Swedish Realist Painter, 1853-1919
Swedish painter, illustrator and printmaker. He came from a poor family and studied (1866-76) at the Konstakademi in Stockholm, supporting himself throughout this period. From 1871 to 1878 he contributed illustrations to the comic journal Kaspar and the Ny illustrerad tidning. From 1875, for several decades, he was a prolific book illustrator, his most renowned work in this field being his drawings for Föltskärns beröttelser ('The Barber-surgeon's tales'; pubd 1883-4) by Zacharius Topelius, and the Rococo-inspired watercolours for the Samlade skaldeförsök ('Collected attempts at poetry'; pubd 1884) by the 18th-century Swedish author Anna Maria Lenngren. Related Paintings of Carl Larsson :. | stilleben | fru signe thiel | Lazy Nook | flicka vid gardesgarden | fruntimmer som latsas lasa-lasande kvinna |
Related Artists:Oskar Schlemmer
German Abstract Painter, 1888-1943
German painter, sculptor, choreographer and stage designer. After the death of his parents he lived with his sister at Geppingen, and in Stuttgart from 1903 to 1905 he served an apprenticeship at a workshop specializing in marquetry while attending classes at the Kunstgewerbeschule. He continued his studies on a bursary from 1906 to 1911 at the Kunstakademie in Stuttgart under the plein-air landscape painters Christian Landenberger (1862-1927) and Friedrich von Keller (1840-1914). In 1911-12 he lived in Berlin, where he produced paintings such as Hunting Lodge, Grunewald (1911; Stuttgart, Staatsgal.) and Self-portrait (1912; Stuttgart, Staatsgal.) under the influence of Cubism. After returning to Stuttgart, Schlemmer studied under Adolf Helzel,KAUFFMANN, Angelica
Swiss Neoclassical Painter, 1741-1807
Swiss-born Italian painter. She began studying art in Italy as a child, showing great precocity, and in 1766 her friend Joshua Reynolds took her to London. There she became known for her decorative work with architects such as Robert Adam. Her pastoral compositions incorporate delicate and graceful depictions of gods and goddesses; though her paintings are Rococo in tone and approach, her figures are Neoclassical (see Classicism and Neoclassicism). Her portraits of female sitters are among her finest works. Giorgione
For his home town of Castelfranco, Giorgione painted the Castelfranco Madonna, an altarpiece in sacra conversazione form ?? Madonna enthroned, with saints on either side forming an equilateral triangle. This gave the landscape background an importance which marks an innovation in Venetian art, and was quickly followed by his master Giovanni Bellini and others.Giorgione began to use the very refined chiaroscuro called sfumato ?? the delicate use of shades of color to depict light and perspective ?? around the same time as Leonardo. Whether Vasari is correct in saying he learnt it from Leonardo's works is unclear ?? he is always keen to ascribe all advances to Florentine sources. Leonardo's delicate color modulations result from the tiny disconnected spots of paint that he probably derived from manuscript illumination techniques and first brought into oil painting. These gave Giorgione's works the magical glow of light for which they are celebrated.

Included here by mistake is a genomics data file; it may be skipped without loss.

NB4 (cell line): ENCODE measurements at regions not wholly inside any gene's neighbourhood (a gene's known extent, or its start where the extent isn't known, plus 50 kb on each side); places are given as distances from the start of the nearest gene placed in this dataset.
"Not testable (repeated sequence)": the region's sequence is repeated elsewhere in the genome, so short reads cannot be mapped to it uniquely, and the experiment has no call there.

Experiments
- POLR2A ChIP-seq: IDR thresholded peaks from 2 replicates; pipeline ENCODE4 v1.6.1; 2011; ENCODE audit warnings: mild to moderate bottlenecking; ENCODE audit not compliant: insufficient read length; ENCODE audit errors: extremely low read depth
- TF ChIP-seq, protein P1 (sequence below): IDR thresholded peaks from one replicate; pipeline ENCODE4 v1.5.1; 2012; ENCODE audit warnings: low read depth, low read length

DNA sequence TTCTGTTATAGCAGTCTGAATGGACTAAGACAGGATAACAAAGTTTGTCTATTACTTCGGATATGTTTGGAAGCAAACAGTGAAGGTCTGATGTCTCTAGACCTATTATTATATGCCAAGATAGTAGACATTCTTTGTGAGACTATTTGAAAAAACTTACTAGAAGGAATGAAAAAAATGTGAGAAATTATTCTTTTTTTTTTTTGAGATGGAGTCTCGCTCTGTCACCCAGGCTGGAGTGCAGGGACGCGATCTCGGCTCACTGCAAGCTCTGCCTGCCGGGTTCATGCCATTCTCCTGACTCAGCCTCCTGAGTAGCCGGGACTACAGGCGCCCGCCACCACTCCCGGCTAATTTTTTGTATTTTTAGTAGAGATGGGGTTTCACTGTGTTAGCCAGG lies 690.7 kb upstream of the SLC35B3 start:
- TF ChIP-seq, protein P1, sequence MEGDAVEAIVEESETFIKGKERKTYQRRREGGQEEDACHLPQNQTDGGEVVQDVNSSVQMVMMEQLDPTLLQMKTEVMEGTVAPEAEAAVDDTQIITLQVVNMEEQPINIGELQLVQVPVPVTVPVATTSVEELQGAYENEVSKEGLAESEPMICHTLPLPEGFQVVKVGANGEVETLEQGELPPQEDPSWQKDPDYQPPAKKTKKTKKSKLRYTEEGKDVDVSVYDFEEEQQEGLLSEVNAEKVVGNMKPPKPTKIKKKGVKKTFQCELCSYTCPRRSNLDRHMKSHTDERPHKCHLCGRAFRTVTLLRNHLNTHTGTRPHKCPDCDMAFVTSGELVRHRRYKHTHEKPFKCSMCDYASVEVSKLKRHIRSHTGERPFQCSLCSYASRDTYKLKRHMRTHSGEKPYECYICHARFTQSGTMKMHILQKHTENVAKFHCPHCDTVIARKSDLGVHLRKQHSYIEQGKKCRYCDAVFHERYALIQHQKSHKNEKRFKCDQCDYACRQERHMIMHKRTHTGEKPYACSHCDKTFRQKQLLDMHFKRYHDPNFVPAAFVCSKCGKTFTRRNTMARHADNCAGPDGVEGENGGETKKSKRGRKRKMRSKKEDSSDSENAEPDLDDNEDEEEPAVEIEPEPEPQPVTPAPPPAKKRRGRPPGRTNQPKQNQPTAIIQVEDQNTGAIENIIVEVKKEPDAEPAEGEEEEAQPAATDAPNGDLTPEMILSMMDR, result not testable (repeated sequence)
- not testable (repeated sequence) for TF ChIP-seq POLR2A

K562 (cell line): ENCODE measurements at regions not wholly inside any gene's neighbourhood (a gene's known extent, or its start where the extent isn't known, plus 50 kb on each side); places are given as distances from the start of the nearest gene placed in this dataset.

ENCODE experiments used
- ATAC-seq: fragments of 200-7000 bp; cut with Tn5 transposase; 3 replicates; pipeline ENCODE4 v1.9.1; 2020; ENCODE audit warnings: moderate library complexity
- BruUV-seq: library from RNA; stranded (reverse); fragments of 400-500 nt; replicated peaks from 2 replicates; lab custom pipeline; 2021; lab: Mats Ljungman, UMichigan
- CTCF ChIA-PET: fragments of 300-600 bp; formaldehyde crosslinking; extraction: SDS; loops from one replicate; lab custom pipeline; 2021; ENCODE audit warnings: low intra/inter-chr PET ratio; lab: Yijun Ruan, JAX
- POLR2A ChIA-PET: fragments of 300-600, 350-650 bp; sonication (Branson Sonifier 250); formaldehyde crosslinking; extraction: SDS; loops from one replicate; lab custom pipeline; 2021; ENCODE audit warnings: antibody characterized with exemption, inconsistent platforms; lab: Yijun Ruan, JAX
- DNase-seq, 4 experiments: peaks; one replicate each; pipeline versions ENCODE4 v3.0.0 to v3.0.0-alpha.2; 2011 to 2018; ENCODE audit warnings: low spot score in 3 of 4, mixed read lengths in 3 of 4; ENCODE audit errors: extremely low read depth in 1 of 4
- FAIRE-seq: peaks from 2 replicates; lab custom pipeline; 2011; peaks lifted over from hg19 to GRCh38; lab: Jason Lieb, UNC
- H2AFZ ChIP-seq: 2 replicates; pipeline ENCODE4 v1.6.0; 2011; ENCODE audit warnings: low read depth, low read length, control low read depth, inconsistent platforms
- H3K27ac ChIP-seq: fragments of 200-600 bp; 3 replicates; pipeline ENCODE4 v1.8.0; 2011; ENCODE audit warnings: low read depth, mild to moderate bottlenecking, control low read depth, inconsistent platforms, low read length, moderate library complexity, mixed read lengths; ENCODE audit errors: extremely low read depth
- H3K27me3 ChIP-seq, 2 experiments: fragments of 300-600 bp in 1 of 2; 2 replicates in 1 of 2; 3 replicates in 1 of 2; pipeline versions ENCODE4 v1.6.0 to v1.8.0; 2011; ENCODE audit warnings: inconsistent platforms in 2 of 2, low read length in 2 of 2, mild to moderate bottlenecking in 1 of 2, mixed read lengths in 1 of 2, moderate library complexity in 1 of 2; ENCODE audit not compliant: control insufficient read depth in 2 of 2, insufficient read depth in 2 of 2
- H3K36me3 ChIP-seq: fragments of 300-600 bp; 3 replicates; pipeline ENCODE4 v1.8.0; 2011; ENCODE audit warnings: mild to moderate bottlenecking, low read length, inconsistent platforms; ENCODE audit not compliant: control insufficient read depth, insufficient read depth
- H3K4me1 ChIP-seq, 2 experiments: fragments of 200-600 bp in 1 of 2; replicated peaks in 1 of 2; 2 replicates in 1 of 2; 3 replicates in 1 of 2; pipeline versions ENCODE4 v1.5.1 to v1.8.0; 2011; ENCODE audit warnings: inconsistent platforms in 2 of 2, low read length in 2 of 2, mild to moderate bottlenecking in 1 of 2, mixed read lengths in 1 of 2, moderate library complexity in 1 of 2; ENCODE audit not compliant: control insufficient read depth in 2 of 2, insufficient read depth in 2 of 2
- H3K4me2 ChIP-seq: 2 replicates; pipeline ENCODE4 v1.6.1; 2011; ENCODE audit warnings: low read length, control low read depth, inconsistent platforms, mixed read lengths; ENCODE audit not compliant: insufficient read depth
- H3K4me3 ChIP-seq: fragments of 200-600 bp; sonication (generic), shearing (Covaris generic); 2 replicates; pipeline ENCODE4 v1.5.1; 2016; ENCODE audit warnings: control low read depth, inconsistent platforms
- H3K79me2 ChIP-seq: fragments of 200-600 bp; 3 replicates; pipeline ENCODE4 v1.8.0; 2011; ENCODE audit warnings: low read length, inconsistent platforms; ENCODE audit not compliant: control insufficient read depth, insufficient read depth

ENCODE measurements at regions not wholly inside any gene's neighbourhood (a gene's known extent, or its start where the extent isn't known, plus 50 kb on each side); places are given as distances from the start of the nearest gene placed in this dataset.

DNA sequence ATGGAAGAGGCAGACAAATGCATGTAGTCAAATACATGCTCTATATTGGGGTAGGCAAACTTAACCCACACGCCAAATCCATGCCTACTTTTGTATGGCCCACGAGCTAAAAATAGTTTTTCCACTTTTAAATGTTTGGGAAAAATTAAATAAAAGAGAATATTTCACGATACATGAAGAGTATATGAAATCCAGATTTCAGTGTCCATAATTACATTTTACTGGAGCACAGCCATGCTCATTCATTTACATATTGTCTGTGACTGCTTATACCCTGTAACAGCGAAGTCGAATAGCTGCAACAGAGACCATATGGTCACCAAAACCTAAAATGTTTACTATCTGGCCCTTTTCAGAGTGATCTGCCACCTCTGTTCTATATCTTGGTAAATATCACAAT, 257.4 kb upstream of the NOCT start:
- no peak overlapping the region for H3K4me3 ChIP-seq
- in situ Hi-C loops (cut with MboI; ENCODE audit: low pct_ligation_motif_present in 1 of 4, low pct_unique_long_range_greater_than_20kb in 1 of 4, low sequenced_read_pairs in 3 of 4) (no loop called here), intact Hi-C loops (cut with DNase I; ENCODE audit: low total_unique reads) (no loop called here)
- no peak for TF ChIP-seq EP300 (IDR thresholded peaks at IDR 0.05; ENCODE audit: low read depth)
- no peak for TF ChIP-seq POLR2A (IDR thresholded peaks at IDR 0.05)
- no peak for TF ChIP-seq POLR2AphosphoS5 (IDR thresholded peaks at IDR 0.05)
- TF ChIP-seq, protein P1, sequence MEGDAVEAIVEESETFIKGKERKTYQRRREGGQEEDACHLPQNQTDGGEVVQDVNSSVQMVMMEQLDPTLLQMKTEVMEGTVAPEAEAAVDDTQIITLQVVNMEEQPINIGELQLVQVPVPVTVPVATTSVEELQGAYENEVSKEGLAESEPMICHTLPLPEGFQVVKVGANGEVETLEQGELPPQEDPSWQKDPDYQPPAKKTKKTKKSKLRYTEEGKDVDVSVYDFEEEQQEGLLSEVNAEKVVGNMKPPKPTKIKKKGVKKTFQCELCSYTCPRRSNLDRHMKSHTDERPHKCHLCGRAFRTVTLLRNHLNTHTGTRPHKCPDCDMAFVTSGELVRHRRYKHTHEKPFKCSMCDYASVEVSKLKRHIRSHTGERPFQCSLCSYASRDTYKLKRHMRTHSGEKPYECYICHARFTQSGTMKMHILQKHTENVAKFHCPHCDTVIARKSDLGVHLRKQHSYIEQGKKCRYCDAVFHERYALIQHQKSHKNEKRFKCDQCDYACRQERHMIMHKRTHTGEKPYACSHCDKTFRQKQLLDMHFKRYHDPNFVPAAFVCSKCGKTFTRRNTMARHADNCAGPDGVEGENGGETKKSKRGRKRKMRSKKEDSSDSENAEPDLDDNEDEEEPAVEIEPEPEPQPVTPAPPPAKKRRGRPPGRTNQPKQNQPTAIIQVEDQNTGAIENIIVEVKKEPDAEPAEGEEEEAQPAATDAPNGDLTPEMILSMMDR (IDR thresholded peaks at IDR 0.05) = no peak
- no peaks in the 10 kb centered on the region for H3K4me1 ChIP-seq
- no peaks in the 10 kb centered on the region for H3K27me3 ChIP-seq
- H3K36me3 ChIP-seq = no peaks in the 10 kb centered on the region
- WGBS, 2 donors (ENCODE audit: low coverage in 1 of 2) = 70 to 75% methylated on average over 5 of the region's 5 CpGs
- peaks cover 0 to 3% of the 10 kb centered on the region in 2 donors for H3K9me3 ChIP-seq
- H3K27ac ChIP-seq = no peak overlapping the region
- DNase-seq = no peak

Most entirely central and typical of all Giorgione's extant works is the Sleeping Venus now in Dresden, first recognized by Morelli, and now universally accepted, as being the same as the picture seen by Michiel and later by Ridolfi (his 17th century biographer) in the Casa Marcello at Venice. An exquisitely pure and severe rhythm of line and contour chastens the sensuous richness of the presentment: the sweep of white drapery on which the goddess lies, and of glowing landscape that fills the space behind her, most harmoniously frame her divinity. The use of an external landscape to frame a nude is innovative; but in addition, to add to her mystery, she is shrouded in sleep, spirited away from accessibility to her conscious expression.
It is recorded by Michiel that Giorgione left this piece unfinished and that the landscape, with a Cupid which subsequent restoration has removed, were completed after his death by Titian. The picture is the prototype of Titian's own Venus of Urbino and of many more by other painters of the school; but none of them attained the fame of the first exemplar. The same concept of idealized beauty is evoked in a virginally pensive Judith from the Hermitage Museum, a large painting which exhibits Giorgione's special qualities of color richness and landscape romance, while demonstrating that life and death are each other's companions rather than foes.
Apart from the altarpiece and the frescoes, all Giorgione's surviving works are small paintings designed for the wealthy Venetian collector to keep in his home; most are under two foot (60 cm) in either dimension. This market had been emerging over the last half of the fifteenth century in Italy, and was much better established in the Netherlands, but Giorgione was the first major Italian painter to concentrate his work on it to such an extent ?? indeed soon after his death the size of such paintings began to increase with the prosperity and palaces of the patrons.